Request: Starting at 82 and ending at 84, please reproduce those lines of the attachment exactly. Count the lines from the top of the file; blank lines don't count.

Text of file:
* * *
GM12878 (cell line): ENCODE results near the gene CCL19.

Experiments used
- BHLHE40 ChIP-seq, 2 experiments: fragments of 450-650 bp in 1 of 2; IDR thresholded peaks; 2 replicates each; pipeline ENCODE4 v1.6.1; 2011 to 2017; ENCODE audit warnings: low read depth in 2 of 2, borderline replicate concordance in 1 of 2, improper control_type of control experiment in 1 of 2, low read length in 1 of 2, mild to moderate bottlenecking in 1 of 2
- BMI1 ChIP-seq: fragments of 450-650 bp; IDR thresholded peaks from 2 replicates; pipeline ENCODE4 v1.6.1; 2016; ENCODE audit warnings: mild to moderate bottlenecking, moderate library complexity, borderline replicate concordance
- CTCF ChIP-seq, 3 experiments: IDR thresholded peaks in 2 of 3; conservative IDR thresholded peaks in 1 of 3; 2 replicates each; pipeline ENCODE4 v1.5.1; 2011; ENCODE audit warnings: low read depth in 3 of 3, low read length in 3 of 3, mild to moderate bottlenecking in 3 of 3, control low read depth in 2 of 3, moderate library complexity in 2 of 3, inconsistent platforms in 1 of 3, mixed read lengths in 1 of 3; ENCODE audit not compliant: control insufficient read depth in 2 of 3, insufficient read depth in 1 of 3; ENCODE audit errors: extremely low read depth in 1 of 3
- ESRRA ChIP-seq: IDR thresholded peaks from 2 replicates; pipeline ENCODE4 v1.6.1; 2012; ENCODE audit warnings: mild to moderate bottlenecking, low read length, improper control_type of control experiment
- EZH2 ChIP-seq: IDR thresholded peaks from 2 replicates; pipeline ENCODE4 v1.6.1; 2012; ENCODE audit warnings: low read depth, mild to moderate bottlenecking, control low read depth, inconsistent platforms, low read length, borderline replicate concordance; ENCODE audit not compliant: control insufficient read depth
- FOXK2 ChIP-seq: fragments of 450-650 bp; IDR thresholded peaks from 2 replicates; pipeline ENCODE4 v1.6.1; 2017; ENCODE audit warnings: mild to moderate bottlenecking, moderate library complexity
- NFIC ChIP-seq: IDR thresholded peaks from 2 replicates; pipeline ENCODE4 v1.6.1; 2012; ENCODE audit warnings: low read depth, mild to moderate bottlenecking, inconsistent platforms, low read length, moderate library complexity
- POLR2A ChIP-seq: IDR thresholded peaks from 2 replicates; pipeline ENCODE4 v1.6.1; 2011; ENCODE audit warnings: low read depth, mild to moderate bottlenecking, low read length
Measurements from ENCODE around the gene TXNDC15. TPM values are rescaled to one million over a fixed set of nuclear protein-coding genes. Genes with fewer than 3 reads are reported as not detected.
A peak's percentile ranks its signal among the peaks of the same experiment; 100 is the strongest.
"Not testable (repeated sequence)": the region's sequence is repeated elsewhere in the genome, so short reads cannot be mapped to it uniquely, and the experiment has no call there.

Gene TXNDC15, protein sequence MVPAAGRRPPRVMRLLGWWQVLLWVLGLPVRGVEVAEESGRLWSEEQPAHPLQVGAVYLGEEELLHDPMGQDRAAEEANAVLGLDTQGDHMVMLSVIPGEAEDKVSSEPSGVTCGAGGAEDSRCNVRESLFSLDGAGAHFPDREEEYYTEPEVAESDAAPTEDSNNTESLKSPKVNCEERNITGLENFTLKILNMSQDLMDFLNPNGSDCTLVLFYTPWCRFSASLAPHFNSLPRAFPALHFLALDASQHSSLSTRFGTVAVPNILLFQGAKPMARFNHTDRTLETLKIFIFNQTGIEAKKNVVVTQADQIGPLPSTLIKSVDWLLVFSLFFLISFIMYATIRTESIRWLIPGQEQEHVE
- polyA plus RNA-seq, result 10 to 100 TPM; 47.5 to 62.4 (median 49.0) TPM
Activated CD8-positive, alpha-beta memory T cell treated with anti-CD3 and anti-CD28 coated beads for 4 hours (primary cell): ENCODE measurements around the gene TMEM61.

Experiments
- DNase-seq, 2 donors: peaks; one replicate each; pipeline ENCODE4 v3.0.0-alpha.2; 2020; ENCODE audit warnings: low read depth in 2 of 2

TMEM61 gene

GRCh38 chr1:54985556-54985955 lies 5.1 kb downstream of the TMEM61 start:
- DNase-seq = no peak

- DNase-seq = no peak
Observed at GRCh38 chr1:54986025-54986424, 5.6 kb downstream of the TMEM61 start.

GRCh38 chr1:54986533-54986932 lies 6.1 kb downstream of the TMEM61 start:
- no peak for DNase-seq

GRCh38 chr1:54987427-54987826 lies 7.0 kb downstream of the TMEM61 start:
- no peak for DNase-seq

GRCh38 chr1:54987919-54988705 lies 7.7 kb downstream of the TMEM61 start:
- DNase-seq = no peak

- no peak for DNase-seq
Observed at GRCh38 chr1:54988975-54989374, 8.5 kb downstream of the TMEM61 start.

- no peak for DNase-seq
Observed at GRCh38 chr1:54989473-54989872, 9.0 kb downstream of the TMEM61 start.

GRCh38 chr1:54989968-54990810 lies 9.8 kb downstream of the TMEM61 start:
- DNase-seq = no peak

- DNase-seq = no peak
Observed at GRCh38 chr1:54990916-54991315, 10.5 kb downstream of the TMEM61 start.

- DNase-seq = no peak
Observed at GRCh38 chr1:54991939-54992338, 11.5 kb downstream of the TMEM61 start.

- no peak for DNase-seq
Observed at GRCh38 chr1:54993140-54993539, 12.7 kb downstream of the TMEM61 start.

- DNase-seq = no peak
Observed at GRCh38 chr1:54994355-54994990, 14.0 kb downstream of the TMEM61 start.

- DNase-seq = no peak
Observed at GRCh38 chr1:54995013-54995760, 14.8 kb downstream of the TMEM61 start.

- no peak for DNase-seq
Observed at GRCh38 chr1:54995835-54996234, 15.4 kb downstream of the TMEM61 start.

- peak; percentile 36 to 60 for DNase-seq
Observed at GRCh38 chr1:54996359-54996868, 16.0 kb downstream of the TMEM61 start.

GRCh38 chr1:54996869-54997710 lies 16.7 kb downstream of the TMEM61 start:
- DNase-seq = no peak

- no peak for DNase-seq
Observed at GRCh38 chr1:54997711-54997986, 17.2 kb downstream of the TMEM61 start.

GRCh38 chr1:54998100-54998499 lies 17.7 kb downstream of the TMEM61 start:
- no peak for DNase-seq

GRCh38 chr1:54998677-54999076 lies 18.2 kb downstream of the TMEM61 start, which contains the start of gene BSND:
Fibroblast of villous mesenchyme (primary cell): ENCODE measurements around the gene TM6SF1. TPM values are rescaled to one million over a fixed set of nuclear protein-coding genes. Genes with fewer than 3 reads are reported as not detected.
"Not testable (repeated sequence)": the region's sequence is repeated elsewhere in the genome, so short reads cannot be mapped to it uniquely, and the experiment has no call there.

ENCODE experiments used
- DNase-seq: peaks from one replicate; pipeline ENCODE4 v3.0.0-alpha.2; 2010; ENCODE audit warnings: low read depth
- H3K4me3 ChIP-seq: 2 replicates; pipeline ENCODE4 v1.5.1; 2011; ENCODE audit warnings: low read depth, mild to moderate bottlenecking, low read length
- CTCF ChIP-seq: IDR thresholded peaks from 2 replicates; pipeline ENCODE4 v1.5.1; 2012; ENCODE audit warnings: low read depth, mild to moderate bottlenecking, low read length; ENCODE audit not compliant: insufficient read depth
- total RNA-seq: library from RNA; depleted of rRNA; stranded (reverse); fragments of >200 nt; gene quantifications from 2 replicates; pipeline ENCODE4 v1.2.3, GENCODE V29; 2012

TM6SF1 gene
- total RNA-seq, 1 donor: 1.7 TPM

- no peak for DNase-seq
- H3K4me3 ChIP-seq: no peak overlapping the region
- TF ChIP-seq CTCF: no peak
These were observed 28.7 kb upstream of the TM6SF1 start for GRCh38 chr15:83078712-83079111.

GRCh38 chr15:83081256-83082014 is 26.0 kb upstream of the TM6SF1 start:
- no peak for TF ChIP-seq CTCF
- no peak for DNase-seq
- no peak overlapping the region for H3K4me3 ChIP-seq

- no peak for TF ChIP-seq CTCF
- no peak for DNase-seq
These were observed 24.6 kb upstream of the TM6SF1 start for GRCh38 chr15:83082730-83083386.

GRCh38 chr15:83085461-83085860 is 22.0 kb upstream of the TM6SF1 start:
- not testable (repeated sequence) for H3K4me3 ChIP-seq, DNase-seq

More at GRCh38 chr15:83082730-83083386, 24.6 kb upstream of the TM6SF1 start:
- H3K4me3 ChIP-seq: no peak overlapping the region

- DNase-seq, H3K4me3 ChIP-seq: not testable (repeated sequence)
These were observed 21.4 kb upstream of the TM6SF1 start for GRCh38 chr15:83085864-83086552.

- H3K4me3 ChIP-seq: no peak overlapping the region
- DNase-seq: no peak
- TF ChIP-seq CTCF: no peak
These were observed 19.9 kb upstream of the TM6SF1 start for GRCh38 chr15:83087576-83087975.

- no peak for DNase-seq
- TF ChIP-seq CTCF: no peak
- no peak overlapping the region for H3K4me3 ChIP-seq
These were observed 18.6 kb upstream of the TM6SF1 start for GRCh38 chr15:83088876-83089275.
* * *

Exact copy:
These were observed 21.4 kb upstream of the TM6SF1 start for GRCh38 chr15:83085864-83086552.

- H3K4me3 ChIP-seq: no peak overlapping the region
- DNase-seq: no peak